However, I do get that once you use an app, with all of that functionality, it may be hard to go back.
Maybe off topic, Dave, but did you get PB2 running? Maybe you saw Morrus asking about iPhone alternatives? If you got it running maybe you could share your approach over there.

(Of course, that assumes you've had reason to start playing PF2 which was not the case when you last discussed, so feel free to ignore if that isn't the case :) )
 

zztong

Explorer
However, I do get that once you use an app, with all of that functionality, it may be hard to go back.

I can see this. Both of my regular games (one PF1 and one 5e) are automated. When we were playing PF2, we were automated. Folks in those games are used to it and expect it for systems as large (in rules and sales) as PF1/2 and 5e.

I can also say that these days I'd rather buy a good app than the rulebook. A good app will let me get at the rules I need, in the context of what I'm doing, far better than a lump of paper with an index or a PDF. I got to the point with PF1 that I was only buy Hero Lab Classic data files, not books. For PF2, there was one rulebook for six players. For 5e, there's two rulebooks for six players and everyone has access to the books via D&D Beyond. Buying a paper book just doubles my costs with no gain.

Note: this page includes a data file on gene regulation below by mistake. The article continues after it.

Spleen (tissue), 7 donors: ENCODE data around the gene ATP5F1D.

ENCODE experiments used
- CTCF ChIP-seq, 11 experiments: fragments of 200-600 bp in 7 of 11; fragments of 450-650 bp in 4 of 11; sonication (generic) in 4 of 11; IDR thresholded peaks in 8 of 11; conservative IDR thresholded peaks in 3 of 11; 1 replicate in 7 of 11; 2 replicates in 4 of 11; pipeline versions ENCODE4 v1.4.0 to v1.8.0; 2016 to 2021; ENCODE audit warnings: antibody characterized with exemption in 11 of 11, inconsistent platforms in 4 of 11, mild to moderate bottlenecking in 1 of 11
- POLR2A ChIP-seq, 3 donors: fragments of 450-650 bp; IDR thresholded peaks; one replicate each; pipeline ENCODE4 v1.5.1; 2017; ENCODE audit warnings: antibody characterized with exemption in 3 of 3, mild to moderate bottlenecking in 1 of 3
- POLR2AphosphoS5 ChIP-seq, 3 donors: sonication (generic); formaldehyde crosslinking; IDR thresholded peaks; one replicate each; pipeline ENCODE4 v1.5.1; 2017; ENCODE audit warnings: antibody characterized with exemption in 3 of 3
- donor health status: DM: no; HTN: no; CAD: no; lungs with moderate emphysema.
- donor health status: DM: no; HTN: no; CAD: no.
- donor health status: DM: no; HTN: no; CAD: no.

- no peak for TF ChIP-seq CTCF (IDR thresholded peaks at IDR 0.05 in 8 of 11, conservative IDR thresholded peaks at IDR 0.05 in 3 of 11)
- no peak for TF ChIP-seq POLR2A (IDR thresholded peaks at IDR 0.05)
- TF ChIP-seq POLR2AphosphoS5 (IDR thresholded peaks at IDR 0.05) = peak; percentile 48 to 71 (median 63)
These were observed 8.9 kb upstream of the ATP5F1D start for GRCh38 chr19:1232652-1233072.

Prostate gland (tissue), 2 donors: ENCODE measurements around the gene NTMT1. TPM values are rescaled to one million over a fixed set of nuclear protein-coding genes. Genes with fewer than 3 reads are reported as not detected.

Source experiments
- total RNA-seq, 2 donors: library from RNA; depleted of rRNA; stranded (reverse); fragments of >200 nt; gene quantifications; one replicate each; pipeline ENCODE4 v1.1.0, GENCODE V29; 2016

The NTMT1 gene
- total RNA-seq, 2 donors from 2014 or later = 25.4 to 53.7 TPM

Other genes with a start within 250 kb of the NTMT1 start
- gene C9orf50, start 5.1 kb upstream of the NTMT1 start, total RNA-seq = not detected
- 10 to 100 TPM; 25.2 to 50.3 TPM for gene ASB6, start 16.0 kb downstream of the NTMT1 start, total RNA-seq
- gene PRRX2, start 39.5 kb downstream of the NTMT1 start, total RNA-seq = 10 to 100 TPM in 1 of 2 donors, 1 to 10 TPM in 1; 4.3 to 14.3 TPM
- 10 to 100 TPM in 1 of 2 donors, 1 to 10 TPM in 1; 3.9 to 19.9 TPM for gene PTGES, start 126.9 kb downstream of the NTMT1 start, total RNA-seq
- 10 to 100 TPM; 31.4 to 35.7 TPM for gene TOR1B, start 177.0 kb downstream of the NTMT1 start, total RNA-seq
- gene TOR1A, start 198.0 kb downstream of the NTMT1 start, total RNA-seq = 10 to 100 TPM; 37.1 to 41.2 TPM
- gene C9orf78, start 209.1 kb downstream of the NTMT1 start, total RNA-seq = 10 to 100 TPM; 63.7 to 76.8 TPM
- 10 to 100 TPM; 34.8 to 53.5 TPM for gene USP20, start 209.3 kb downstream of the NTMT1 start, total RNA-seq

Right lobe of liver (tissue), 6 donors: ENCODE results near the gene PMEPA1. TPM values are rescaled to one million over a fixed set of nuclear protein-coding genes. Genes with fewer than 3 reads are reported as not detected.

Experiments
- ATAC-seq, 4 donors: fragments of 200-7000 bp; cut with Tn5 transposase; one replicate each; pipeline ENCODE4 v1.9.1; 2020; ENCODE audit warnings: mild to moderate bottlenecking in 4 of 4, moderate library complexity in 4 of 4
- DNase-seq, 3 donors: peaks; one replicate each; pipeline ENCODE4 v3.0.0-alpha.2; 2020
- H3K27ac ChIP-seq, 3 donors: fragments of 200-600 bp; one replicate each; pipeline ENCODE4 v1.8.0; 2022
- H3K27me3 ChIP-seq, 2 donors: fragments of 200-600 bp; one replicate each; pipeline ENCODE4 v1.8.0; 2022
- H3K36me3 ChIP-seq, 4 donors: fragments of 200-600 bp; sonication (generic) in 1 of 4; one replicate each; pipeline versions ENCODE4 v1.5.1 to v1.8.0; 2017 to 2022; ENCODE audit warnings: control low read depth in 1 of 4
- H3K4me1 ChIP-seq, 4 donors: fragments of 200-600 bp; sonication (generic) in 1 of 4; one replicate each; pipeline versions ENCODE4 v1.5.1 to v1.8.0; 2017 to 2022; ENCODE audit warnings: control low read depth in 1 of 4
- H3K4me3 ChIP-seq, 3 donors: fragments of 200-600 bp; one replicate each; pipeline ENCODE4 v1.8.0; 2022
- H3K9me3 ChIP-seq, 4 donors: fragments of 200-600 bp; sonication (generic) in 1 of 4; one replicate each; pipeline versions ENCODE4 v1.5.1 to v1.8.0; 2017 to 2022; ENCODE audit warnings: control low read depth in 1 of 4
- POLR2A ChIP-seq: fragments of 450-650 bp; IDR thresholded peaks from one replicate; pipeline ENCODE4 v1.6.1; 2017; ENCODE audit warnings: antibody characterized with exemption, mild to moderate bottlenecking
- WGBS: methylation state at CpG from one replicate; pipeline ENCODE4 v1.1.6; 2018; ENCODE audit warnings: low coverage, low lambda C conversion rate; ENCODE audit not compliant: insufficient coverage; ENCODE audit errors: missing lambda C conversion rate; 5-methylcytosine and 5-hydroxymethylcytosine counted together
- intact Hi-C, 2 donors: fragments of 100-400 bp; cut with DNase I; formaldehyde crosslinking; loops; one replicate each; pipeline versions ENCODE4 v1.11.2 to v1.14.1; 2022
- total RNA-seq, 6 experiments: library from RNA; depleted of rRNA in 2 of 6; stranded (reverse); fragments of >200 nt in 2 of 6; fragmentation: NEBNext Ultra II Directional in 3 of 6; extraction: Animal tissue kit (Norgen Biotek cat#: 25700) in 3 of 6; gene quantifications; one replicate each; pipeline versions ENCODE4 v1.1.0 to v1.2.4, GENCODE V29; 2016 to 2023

Rhianni32

Adventurer
The whole point is to put the decision in the hands of the individual gamesmaster.

Do not expect rules that let a player point to a book and demand access to a given feature.
There are two types of rarities though.
Rarity beacuse of theme and setting. kanatas in a western europe style culture. The AP archetypes where there are very few of them around to teach others makes sense. For these I am good with it left to the GM.

But then there are rarities that seem to be based on power level or some other factor. Circle of Protection and Zone of Truth 3rd level divine spells. No real RP flavor reason why these are uncommon. Why are these uncommon while a fireball isnt? These are the types I would have preferred some rules for since the reasoning for them being uncommon seems to be mechanic based in the first place.
 

pcrotteau

Explorer